“The Concerned Clergy of Indianapolis and the Baptist Minister’s Alliance are most disappointed to hear that the Police Merit Board has decided not to terminate Officers Michael Dinnsen and Carlton Howard for their involvement in the death of Aaron Bailey. Although not physically present, we have been watching this case with great interest. We felt that the evidence as presented is overwhelming and a just result should follow. Further, we observed Police Chief Brian Roach, who has a long track record within IMPD, evaluate and made the recommendation for termination. The Chief was hired because he was deemed the best qualified candidate for the job with over 30 years of experience. How is it that Chief Roach would not know what was an offense is that merits termination? We believe that the Chief’s decision to terminate is correct and is in the best interest of IMPD and the Indianapolis community. With the Merit Board’s decision that have setback community policing back in our city.
“The African-American community remains extremely concerned about the large number of cases involving Police Action shooting of unarmed African-American suspects. Many of us were praying for justice and watching with great interest this Merit Board trial of the Officers Michael Dinnsen and Carlton Howard, wherein the Chief requested termination. One of the officers testified that he was in fear of his life at the time of shooting. It has been shared that during the training at the Police Academy, officers are taught to articulate fear to justify shooting suspects. If the officers were in fear of their life merely because the suspect was an African-American, clearly additional actions must be taken to allow justice for the family of Aaron Bailey. It cannot be accepted that every officer can allege “fear” and that be allowed the reason that an unarmed African-American be killed and supported by the Police Merit Board.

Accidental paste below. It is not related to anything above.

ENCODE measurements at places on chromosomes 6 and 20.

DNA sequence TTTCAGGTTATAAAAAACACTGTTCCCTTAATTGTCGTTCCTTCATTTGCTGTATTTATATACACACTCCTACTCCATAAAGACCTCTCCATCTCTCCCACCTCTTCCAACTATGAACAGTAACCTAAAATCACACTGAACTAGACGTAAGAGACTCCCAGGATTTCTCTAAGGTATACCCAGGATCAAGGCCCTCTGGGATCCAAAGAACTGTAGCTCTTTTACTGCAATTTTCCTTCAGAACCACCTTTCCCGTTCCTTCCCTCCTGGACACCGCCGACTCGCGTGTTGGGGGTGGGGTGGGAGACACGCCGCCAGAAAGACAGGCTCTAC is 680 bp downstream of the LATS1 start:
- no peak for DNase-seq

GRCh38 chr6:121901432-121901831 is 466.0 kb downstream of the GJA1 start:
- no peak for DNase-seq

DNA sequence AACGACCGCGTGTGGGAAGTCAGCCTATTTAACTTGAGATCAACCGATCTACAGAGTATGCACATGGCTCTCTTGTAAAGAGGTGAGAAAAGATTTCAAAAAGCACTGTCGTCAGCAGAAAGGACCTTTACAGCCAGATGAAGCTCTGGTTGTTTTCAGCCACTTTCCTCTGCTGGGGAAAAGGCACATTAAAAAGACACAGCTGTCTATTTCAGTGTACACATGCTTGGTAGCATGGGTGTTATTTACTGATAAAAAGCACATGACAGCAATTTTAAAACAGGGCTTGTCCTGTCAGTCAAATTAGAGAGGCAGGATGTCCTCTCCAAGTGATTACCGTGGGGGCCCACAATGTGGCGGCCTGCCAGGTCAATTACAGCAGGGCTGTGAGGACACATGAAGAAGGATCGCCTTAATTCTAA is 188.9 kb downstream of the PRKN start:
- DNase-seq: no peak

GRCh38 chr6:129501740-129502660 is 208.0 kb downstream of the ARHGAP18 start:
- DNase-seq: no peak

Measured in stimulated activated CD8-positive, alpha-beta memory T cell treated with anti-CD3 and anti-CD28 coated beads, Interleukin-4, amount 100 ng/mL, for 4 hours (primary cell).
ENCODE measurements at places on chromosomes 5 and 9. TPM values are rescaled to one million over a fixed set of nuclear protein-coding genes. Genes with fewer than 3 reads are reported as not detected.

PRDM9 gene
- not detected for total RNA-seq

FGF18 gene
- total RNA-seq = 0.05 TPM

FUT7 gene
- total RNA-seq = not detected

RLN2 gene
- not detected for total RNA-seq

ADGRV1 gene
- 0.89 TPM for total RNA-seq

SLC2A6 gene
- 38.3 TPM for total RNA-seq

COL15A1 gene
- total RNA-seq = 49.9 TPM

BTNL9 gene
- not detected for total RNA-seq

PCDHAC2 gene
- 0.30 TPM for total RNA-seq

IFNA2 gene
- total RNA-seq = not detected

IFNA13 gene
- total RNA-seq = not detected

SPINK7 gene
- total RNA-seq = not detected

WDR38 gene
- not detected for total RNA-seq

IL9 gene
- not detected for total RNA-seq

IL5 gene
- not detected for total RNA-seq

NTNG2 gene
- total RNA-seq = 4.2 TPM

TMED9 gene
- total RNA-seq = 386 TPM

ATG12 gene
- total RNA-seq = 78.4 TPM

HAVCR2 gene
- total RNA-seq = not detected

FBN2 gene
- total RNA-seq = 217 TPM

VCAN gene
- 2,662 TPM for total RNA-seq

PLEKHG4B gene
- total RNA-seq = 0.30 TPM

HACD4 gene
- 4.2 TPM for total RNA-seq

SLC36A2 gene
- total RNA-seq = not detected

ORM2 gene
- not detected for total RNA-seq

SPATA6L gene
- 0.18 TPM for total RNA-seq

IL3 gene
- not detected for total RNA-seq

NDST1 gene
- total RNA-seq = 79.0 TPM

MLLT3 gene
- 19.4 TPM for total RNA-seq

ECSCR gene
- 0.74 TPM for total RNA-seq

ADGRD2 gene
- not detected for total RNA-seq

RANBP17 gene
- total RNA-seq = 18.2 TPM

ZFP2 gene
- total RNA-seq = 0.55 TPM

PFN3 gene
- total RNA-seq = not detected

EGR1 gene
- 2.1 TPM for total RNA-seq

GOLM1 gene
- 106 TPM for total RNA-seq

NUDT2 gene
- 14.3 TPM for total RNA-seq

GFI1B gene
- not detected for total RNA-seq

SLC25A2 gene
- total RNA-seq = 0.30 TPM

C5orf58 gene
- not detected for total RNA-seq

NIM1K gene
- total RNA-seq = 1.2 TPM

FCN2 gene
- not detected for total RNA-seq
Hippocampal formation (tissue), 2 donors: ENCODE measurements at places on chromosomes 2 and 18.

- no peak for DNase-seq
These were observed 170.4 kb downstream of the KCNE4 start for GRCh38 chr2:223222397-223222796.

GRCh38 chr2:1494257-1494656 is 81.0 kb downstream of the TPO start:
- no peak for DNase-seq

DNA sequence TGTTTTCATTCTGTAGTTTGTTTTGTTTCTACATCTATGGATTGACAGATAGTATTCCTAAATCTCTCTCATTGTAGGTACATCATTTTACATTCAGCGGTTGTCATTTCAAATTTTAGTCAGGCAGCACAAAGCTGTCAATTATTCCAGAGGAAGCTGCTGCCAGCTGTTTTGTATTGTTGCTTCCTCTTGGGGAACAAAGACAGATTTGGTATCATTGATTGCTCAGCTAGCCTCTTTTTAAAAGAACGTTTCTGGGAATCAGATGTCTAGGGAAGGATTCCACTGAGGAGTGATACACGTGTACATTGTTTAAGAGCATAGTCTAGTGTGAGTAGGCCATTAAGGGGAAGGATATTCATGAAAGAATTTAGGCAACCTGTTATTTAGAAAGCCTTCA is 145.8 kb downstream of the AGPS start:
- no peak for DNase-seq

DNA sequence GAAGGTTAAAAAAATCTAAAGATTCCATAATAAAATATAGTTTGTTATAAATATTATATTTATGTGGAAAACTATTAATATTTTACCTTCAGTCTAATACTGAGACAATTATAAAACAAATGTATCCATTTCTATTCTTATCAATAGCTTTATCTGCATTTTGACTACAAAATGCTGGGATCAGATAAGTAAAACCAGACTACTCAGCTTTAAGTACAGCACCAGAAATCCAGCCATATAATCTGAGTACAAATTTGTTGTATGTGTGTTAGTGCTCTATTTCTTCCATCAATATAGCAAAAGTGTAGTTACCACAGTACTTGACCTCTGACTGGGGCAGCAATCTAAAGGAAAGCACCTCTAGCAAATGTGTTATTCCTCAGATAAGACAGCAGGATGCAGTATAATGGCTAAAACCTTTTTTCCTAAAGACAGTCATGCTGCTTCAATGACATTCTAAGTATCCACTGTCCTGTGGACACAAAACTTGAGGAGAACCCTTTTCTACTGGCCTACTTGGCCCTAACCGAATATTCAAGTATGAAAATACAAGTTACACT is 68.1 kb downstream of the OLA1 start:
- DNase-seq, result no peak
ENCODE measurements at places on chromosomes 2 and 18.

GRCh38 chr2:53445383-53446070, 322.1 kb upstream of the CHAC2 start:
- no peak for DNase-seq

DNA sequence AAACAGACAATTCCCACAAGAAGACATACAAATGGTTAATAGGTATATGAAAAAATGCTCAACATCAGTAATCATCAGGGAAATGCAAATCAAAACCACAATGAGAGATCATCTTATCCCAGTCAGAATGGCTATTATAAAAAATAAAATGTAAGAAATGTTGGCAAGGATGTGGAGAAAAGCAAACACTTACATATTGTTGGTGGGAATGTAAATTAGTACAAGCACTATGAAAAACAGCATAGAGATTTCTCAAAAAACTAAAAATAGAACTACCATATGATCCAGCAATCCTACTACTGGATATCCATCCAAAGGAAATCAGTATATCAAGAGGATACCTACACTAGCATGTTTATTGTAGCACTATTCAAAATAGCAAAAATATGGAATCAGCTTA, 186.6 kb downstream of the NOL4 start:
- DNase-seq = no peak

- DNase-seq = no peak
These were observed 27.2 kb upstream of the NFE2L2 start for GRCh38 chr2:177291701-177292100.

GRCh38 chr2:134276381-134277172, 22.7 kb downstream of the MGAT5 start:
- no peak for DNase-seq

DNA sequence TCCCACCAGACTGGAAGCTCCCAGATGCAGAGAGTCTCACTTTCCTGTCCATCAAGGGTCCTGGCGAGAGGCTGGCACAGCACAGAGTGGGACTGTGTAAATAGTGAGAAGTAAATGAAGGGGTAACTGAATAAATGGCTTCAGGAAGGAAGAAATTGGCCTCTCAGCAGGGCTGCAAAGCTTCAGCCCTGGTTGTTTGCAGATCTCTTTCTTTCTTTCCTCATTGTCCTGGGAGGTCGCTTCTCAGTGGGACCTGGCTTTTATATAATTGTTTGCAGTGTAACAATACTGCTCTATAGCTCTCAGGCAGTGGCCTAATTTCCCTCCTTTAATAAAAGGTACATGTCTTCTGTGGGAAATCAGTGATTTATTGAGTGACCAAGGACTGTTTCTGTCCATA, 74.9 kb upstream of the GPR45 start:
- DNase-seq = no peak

“In addition, there is a great concern about the composition of the current Police Merit Board. This Merit Board continues to support police officers to a fault. They want to call these decisions a teachable moment for the community when it is police chiefs that bring these recommendations for termination and not the community.
“Are they saying that our police chiefs who come forth with recommendations for termination are incompetent and do not know what offenses merit termination? The Concerned Clergy of Indianapolis and the Baptist Minister’s Alliance believe that the Merit Board should not allow any person to serve on the board who have represented police officers in any capacity in their occupation.
“The Concerned Clergy of Indianapolis and Baptist Minister’s Alliance hate to see the family of Aaron Bailey being another victim in Indianapolis of this senseless tragedy. Clearly changes need to be made concerning the Merit Board. For example, there must be an investigation of the board to determine if any current or prior conflicts of interest exists. Justice requires accountability!”